| Olympic medal record
|Competitor for 22x20px United Kingdom|
|Gold||1952 Helsinki||Team jumping|
|Bronze||1948 London||Team jumping|
Sir Harry Morton Llewellyn, 3rd Baronet, CBE (18 July 1911 – 15 November 1999) was a British equestrian champion. He was born in Aberdare, South Wales, the son of a colliery owner, Sir David Llewellyn, 1st Baronet.
A younger son, he only inherited the baronetcy on the death of his brother in 1978. His younger brother Sir David Llewellyn was a Conservative politician.
Cambridge University & the Army
Llewellyn was educated at Oundle School and at Trinity College, Cambridge, before going into the army.
World War II
During World War II he saw action in Italy and after D Day in Normandy and served as a liaison officer to Field Marshal Montgomery, eventually rising to the rank of Colonel in the British Army.
Olympic Gold Medal, Fame & Foxhunter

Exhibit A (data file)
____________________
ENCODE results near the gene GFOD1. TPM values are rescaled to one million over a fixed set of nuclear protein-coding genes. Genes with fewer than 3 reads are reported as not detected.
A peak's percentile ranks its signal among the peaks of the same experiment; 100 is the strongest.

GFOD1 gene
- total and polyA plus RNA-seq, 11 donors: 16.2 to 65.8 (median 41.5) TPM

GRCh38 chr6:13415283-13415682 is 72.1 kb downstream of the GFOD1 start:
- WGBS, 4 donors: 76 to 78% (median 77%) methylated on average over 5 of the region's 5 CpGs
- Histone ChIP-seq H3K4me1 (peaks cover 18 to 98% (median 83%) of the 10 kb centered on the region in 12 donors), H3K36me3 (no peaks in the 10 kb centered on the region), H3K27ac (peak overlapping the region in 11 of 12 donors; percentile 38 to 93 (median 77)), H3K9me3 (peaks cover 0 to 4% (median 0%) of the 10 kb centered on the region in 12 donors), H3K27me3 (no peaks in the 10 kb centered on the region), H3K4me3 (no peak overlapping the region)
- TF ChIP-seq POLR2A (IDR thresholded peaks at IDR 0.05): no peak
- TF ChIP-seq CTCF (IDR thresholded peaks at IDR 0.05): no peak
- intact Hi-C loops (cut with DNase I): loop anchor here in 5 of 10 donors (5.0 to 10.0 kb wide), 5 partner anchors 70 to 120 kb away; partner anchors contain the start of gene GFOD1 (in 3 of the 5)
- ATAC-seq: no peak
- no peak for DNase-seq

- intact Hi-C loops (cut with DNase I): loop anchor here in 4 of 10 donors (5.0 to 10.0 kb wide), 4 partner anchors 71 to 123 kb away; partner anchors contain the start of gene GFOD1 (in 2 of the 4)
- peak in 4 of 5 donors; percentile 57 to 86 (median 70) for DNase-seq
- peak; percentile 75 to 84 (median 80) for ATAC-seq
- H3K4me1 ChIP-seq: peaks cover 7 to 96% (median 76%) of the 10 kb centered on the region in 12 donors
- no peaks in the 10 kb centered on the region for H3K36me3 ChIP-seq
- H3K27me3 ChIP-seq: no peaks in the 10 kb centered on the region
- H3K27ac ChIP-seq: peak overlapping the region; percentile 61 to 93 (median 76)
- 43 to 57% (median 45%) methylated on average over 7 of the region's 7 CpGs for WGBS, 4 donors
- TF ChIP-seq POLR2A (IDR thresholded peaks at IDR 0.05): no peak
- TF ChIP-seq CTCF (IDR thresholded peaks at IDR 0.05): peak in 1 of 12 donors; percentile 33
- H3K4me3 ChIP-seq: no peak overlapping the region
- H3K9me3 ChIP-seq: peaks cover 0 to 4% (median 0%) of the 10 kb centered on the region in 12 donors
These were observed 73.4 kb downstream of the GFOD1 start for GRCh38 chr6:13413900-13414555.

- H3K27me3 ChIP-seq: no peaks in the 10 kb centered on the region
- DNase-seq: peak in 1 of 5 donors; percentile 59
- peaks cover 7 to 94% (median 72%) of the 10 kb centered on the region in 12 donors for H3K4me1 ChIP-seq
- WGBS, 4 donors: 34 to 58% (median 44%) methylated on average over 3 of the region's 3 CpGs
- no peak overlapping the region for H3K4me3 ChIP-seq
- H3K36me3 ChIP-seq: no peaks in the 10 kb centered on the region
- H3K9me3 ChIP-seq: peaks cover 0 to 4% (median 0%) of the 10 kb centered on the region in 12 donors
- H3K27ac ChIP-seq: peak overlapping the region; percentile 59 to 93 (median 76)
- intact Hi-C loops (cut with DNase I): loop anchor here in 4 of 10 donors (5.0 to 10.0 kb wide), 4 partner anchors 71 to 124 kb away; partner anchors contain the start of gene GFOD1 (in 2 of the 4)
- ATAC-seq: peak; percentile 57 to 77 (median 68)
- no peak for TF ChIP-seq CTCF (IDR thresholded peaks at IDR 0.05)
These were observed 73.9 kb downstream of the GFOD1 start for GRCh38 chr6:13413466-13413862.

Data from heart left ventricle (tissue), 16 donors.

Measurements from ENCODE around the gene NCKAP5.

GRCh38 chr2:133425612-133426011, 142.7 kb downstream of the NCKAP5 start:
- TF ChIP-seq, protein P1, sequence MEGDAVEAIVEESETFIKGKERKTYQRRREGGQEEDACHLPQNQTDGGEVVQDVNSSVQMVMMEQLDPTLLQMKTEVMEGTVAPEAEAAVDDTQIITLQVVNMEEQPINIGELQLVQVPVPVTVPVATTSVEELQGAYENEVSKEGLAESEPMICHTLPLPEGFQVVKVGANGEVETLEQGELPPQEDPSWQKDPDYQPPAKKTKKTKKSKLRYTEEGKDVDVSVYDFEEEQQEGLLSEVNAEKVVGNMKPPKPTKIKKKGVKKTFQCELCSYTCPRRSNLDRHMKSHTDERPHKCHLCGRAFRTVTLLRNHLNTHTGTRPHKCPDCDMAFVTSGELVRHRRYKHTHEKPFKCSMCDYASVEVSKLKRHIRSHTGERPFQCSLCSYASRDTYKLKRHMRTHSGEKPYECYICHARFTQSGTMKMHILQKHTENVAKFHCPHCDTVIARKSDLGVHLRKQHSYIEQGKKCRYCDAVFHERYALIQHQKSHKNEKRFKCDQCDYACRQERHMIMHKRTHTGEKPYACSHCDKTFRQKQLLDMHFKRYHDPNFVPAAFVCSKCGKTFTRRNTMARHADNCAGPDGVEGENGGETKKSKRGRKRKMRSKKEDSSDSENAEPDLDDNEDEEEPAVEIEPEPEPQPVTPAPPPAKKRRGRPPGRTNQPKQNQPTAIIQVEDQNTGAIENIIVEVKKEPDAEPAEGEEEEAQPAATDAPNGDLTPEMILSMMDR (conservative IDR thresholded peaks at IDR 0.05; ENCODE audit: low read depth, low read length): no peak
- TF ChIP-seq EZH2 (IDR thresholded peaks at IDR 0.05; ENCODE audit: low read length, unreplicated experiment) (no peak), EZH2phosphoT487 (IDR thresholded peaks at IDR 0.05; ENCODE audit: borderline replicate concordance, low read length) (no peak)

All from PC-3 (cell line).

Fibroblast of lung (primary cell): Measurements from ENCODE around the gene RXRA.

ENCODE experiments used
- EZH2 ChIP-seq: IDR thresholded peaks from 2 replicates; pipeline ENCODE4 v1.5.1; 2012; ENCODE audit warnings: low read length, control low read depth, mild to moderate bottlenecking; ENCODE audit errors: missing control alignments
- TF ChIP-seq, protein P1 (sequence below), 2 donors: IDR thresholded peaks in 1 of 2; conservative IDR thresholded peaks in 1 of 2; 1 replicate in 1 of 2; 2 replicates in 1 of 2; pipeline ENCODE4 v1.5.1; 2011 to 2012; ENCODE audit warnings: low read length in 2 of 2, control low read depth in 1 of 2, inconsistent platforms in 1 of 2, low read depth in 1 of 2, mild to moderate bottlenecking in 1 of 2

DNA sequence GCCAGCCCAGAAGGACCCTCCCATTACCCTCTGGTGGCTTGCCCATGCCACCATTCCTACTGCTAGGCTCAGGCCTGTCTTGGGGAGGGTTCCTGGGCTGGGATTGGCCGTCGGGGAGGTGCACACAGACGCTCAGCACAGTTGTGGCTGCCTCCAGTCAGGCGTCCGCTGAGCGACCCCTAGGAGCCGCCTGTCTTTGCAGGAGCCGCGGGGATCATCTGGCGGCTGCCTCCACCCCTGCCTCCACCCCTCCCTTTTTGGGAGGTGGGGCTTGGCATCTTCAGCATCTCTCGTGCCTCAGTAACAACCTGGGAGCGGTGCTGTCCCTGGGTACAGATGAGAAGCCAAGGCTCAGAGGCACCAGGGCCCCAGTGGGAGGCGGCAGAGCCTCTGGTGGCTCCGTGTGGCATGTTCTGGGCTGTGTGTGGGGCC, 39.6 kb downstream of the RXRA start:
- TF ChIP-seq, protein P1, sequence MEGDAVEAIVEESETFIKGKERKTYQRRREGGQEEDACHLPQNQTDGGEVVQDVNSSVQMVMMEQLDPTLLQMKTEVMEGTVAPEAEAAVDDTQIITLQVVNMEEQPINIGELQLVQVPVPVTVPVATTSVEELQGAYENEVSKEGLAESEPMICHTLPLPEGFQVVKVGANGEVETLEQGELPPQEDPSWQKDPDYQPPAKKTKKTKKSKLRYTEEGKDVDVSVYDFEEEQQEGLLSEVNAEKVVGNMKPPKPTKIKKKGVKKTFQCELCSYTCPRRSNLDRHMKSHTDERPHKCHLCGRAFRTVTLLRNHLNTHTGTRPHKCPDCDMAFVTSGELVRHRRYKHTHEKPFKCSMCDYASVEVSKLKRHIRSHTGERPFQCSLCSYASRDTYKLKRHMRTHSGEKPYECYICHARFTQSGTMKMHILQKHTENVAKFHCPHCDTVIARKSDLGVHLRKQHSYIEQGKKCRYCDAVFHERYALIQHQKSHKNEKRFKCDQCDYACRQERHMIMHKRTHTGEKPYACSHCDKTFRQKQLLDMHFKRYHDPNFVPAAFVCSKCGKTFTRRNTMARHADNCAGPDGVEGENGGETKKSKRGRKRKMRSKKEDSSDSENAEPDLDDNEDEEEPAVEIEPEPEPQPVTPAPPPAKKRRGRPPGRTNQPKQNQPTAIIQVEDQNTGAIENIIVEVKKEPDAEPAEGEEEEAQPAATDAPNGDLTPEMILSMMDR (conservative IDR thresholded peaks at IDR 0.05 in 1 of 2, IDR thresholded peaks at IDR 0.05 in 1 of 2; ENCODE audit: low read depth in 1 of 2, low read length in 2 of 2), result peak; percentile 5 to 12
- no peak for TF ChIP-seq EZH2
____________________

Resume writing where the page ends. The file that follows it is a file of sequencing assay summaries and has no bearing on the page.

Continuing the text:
In 1952 he secured a gold medal in show jumping, at the Helsinki Olympic Games for the British equestrian team, riding the legendary "Foxhunter". Foxhunter died in 1959. After Sir Harry's death, his own ashes were scattered near Foxhunter's grave on the Blorenge mountain above Abergavenny.
Family & Personal Life
Sir Harry Llewellyn lived near Abergavenny in Monmouthshire. In 1990 he was inducted into the Welsh Sports Hall of Fame.
He was married to Christine Saumarez, a daughter of the 5th Baron de Saumarez.
Their sons, Dai and Roddy, became well-known media personalities from the 1960s onwards, the former because of highly publicized relationships with Tessa Dahl and Orson Welles's daughter Beatrice, and the latter because of an eight-year affair with Princess Margaret, Countess of Snowdon.
- Kidd, Charles, Williamson, David (editors). Debrett's Peerage and Baronetage (1990 edition). New York: St Martin's Press, 1990.
-  Biography of Sir Harry from Oundle School Society
-  The Times Great British Olympians